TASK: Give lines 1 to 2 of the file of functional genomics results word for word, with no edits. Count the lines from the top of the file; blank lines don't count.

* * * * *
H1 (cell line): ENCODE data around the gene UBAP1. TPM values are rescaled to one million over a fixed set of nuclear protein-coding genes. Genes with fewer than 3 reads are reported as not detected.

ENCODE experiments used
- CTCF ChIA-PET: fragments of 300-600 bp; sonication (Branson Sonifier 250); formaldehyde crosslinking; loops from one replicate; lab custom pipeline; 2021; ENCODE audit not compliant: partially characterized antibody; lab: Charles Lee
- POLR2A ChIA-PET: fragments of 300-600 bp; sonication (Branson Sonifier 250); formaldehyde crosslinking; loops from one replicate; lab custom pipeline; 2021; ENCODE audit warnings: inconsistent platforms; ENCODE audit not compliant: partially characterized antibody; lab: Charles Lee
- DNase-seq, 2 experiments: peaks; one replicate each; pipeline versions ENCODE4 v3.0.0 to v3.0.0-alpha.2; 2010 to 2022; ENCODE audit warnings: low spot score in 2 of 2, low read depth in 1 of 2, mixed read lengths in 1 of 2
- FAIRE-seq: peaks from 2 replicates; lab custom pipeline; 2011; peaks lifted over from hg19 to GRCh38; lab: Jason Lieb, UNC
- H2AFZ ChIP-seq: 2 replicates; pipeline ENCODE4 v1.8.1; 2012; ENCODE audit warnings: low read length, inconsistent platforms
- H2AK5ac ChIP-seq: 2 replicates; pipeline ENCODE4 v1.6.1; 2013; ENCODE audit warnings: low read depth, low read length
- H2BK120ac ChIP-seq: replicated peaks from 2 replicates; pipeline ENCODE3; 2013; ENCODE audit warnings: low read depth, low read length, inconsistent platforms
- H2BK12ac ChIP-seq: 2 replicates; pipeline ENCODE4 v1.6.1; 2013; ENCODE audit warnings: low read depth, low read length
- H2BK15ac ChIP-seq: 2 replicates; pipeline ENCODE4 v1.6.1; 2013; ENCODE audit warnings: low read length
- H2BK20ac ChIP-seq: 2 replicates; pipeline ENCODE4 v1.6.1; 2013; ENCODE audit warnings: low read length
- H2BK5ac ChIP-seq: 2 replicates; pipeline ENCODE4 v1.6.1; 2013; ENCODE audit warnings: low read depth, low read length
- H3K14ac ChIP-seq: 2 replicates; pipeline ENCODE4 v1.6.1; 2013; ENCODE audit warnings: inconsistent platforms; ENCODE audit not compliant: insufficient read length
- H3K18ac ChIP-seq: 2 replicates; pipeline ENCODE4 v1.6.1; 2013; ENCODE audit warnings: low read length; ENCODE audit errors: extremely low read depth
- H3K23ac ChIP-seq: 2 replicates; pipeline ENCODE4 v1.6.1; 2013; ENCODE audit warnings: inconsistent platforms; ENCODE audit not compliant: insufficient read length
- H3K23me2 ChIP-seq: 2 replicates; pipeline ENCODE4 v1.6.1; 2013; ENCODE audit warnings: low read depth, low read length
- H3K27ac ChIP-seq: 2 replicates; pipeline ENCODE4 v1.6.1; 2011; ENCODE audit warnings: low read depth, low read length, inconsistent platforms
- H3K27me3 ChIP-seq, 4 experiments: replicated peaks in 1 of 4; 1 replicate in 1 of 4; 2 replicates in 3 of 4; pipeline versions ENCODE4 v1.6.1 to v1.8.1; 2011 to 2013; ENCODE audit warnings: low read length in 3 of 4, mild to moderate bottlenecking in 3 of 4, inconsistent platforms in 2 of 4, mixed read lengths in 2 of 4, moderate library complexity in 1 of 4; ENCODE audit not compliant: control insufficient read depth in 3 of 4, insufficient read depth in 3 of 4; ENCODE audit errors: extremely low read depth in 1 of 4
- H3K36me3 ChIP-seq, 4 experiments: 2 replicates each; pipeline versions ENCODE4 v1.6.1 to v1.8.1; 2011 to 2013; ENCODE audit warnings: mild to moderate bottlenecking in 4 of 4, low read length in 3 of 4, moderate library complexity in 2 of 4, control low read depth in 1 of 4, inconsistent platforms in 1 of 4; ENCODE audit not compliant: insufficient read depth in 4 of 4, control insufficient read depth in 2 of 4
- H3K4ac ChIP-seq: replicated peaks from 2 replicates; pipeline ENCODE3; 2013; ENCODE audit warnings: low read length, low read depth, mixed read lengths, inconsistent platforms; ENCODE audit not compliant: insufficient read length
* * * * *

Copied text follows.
H1 (cell line): ENCODE data around the gene UBAP1. TPM values are rescaled to one million over a fixed set of nuclear protein-coding genes. Genes with fewer than 3 reads are reported as not detected.

ENCODE experiments used